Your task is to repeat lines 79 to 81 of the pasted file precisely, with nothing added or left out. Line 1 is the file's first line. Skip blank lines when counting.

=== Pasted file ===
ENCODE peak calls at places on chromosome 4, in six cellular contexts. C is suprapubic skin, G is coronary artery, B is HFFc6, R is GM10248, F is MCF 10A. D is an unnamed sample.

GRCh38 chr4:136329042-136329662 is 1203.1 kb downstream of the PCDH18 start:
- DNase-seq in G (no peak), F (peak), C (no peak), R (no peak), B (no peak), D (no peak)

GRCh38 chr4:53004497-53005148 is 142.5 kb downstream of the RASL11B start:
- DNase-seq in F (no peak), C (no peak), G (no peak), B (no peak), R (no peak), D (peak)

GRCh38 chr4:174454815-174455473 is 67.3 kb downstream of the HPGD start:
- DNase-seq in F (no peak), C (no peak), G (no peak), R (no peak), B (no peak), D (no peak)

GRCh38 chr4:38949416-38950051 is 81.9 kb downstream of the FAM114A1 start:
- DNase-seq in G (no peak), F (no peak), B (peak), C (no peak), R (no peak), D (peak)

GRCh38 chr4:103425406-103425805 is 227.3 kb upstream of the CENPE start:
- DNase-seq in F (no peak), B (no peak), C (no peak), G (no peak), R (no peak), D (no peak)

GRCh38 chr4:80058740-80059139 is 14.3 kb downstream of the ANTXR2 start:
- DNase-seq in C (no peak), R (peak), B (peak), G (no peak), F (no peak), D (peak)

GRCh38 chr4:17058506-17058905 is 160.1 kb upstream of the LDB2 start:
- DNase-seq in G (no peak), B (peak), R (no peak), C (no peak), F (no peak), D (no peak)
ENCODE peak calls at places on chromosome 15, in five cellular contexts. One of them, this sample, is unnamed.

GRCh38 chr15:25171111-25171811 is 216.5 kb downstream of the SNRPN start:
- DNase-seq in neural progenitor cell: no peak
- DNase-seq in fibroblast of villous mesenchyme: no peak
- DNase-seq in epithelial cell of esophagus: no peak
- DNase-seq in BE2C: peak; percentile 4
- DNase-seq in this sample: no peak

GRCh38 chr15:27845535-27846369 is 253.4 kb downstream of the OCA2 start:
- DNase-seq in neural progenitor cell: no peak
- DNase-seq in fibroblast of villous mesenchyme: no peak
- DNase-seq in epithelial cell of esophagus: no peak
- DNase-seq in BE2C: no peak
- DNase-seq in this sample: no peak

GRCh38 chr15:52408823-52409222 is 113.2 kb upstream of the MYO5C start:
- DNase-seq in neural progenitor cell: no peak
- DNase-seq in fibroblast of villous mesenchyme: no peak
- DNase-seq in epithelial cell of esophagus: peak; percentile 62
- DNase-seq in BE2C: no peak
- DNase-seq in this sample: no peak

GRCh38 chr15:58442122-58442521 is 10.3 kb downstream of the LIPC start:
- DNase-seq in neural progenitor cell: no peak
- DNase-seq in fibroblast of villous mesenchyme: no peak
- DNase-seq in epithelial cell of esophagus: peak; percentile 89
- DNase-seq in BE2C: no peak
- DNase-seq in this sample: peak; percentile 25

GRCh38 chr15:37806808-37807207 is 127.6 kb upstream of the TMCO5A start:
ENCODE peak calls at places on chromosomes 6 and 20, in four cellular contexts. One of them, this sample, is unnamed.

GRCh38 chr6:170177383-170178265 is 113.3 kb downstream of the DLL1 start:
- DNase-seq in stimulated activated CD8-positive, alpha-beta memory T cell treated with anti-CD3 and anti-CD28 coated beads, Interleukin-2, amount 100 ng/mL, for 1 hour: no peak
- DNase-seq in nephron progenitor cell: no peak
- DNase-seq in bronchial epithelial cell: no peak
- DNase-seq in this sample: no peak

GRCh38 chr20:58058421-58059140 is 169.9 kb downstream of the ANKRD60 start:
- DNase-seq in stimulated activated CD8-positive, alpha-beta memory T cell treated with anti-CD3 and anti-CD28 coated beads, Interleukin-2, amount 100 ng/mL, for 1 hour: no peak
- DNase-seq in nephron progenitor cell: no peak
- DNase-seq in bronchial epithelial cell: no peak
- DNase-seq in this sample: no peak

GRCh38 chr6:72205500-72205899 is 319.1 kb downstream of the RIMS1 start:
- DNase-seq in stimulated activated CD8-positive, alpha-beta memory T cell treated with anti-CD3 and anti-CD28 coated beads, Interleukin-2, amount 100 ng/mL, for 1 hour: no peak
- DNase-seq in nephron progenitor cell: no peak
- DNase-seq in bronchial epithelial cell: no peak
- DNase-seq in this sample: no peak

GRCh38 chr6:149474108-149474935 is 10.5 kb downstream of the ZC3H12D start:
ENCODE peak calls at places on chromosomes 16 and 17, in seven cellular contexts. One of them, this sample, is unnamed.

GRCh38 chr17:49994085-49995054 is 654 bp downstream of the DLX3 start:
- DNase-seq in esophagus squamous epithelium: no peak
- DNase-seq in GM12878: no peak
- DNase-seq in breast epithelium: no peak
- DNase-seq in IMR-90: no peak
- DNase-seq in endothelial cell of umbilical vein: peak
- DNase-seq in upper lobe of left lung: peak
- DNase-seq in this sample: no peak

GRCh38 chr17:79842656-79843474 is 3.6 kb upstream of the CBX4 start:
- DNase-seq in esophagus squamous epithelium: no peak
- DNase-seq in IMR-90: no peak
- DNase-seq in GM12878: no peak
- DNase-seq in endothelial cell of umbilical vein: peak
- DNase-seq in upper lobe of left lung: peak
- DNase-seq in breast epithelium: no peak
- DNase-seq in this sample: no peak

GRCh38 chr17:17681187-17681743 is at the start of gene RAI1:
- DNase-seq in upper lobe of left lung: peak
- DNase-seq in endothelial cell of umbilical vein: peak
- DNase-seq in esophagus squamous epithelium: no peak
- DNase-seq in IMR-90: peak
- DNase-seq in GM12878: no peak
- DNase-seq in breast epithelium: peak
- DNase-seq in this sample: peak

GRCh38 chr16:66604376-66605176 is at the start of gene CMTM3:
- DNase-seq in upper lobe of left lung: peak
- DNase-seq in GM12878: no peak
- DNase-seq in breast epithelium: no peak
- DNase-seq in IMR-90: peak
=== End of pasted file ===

- DNase-seq in esophagus squamous epithelium: no peak
- DNase-seq in IMR-90: peak
- DNase-seq in GM12878: no peak